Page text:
War Don Don

Through the trial of a rebel leader in Sierra Leone, a nation faces its wartime past. Now international justice is on trial for the world to see.
Year Released
Film Length(s)
85 mins
Remote video URL


In the heart of Freetown, the capital of Sierra Leone, United Nations soldiers guard a heavily fortified building known as the “special court.” Inside, Issa Sesay awaits his trial. Prosecutors say Sesay is a war criminal, guilty of heinous crimes against humanity. His defenders say he is a reluctant fighter who protected civilians and played a crucial role in bringing peace to Sierra Leone. With unprecedented access to prosecutors, defense attorneys, victims, and, from behind bars, Sesay himself, War Don Don puts international justice on trial for the world to see — finding that in some cases the past is not just painful, it is also opaque.

Featured review

War Don Don is a triumph of agenda-free nonfiction filmmaking... It's among the year's finest documentaries.
P. Hall
Video Librarian


War Don Don is the most compelling film about international justice since Judgment at Nuremberg. It's a great vehicle for teaching international criminal law and inspiring classroom debate.
Professor Michael P. Scharf
Director of the Frederick K. International Law Center, Case Western Reserve University School of Law
One of the most viscerally compelling documentaries of the year, it will leave you haunted.
Mary Anderson Casavant
Filmmaker Magazine
Fascinating and complex... a remarkably sophisticated examination of the machinery of justice.
The Independent Weekly
Raleigh, NC
This vivid film provides enough detail, nuance, and controversy to inform both experts and newcomers to the issues of international criminal justice—and wonderfully combines legal and political insight with compelling narrative and visual power.
Martha Minow
author, “Between Vengeance and Forgiveness: Facing History after Genocide and Mass Violence"

Awards and Screenings

EMMY NOMINATION: Outstanding Continuing Coverage Of A News Story (Long Form), 2011
EMMY NOMINATION: Outstanding Editing, 2011
US Broadcast, HBO Documentary Films, 2010
WINNER South by Southwest Film Festival (SXSW), Special Jury Award, 2010
WINNER Human Rights Watch Film Festival New York, Cinereach Award, 2010
WINNER Independent Film Festival Boston, Karen Schmeer Award for Excellence in Documentary Editing, 2010
WINNER Taiwan International Documenty Festival, First Merit Prize, 2010
WINNER Festival International du Film des Droits de L’Homme, Best Film Award, Investigative Report Jury, 2011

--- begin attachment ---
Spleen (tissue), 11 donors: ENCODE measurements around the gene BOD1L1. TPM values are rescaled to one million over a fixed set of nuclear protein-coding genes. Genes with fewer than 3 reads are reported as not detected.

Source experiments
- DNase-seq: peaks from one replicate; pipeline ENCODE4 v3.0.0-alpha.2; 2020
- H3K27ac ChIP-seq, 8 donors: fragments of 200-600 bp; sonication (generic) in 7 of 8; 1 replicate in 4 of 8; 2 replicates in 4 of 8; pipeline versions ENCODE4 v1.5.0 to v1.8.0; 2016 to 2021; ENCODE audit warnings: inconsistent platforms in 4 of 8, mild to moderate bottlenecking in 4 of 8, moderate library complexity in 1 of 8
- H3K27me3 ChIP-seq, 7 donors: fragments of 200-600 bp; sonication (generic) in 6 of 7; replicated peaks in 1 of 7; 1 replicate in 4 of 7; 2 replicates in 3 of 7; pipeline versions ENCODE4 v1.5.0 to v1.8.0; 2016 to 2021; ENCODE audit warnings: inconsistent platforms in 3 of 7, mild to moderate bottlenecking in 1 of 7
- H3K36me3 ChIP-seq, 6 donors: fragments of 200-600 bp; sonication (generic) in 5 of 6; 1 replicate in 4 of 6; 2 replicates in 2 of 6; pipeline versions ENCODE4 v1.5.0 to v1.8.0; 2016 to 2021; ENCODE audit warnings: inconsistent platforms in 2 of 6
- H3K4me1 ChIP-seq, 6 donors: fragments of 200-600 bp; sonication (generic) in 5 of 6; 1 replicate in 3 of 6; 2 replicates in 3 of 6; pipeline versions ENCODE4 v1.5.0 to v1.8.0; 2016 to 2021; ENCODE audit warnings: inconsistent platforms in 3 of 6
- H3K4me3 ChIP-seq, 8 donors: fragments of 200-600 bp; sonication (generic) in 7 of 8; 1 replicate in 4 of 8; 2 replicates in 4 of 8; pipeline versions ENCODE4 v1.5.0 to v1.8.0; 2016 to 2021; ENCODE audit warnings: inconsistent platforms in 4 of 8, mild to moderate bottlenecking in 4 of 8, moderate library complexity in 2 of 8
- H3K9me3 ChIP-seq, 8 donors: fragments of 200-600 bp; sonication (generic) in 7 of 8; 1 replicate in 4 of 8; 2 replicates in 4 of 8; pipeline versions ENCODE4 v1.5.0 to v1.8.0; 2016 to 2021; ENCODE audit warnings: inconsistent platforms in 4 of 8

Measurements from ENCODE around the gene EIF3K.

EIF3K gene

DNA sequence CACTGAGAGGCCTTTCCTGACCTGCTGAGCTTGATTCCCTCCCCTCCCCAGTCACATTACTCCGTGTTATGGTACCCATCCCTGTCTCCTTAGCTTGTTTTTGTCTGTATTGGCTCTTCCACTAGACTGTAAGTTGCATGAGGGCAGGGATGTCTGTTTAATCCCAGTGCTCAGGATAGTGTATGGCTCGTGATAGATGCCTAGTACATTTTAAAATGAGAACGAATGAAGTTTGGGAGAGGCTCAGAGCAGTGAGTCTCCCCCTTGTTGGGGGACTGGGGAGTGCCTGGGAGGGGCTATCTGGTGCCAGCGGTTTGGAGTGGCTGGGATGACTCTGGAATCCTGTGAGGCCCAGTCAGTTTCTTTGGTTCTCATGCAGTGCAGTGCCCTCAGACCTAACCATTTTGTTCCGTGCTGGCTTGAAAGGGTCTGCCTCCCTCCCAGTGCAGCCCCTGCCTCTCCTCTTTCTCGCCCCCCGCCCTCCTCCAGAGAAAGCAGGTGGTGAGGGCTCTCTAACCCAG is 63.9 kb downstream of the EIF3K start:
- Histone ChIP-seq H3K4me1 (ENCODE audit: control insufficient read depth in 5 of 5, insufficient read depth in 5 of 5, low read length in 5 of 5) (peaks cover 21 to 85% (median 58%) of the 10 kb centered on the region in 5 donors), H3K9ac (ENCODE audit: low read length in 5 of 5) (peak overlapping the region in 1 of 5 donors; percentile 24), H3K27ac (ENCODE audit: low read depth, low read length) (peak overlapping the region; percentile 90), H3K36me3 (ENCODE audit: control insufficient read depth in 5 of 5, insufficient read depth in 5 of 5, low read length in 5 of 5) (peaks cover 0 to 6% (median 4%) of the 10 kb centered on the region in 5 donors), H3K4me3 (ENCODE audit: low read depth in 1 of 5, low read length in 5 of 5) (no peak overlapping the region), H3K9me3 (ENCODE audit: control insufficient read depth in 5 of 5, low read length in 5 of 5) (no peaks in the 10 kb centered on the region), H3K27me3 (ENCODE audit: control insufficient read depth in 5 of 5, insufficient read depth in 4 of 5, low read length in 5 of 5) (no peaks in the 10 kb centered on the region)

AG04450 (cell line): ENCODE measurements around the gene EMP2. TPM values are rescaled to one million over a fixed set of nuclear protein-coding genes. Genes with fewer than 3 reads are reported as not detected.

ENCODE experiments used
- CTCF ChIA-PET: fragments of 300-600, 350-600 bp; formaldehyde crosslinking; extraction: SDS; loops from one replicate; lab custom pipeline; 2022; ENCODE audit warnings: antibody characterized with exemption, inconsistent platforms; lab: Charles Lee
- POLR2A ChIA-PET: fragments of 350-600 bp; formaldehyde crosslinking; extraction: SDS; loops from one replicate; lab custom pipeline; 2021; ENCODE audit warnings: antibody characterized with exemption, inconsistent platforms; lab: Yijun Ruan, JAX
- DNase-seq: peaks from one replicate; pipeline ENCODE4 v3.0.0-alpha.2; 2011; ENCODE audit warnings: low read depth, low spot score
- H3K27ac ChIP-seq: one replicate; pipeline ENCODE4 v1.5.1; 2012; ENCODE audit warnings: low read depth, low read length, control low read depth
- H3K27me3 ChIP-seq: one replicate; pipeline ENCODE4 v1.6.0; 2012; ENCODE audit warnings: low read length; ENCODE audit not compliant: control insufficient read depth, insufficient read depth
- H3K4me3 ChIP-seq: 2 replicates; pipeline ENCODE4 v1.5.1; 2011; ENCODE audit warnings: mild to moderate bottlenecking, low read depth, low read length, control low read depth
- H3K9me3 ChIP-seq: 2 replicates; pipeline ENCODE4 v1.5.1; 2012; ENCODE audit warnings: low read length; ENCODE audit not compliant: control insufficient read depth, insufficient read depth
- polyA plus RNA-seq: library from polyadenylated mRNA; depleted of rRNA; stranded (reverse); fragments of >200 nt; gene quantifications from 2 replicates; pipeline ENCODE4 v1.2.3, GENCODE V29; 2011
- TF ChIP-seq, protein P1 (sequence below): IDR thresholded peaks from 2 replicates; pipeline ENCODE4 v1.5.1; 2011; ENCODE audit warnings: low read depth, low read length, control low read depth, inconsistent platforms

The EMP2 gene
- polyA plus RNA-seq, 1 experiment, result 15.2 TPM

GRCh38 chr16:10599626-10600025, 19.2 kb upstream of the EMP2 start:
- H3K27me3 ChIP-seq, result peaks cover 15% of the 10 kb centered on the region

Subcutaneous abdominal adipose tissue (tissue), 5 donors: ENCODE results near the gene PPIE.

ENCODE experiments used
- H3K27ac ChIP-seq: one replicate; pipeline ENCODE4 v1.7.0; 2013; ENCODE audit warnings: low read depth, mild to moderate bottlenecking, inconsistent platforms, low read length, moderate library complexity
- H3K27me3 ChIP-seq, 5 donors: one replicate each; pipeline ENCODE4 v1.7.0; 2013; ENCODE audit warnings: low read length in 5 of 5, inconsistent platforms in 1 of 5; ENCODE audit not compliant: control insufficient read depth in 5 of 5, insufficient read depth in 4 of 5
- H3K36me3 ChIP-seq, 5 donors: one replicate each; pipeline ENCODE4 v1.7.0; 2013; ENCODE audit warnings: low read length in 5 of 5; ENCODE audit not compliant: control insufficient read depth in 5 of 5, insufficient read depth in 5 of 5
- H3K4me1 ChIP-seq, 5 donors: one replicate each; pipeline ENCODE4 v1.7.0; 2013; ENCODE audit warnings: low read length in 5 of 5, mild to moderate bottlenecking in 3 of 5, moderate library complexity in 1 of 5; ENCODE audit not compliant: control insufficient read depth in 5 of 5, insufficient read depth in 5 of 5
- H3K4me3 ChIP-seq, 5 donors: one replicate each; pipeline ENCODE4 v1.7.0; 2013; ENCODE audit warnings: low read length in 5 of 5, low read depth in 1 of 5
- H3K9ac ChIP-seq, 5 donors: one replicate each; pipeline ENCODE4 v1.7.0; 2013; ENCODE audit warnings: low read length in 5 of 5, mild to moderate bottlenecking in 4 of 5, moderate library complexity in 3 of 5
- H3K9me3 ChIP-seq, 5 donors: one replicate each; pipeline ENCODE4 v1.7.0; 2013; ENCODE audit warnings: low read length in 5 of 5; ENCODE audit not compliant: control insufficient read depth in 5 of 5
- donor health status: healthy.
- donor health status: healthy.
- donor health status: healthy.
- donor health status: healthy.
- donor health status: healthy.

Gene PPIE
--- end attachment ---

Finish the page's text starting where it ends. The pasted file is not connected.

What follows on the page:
Opening Night CAMERA JUSTITIA, Amnesty International's Movies That Matter Festival, 2010

Director Commentary

In the summer of 2006 I sat behind bulletproof glass in the observer gallery of the Special Court for Sierra Leone, the world's first international war crimes "hybrid tribunal," created jointly by the United Nations and the government of Sierra Leone. At the time I was working not as a filmmaker, but as a law student and legal intern for a defense team. Though I was assigned to work on the case of the AFRC-accused, Alex Tamba Brima, I found myself drawn to observe the trial of the leader of a different warring faction.

From my seat in the gallery of the RUF-accused trial, I first observed Issa Sesay, a former rebel leader accused of crimes against humanity and a key player in the peace negotiations – and I was fascinated by the range of roles that one man could assume amidst the intensity of such a brutal conflict. I became convinced that the story of his trial needed to reach a larger audience. Combining my legal experience in criminal defense with my background as a filmmaker, I realized that a documentary film could communicate the complexities of Sesay's rise and fall from power.

In 2012 the Special Court for Sierra Leone prepares to be the first major war crimes tribunal to conclude its cases since the Trials at Nuremberg more than sixty years ago. This landmark moment in international criminal justice is a timely call for introspection, dialogue, and critical analysis. I hope War Don Don offers an insider's view about the complex moral, political, and legal questions that issue from rebuilding lawless and war torn nations - and will inspire thoughtful debate about the future of international criminal justice.

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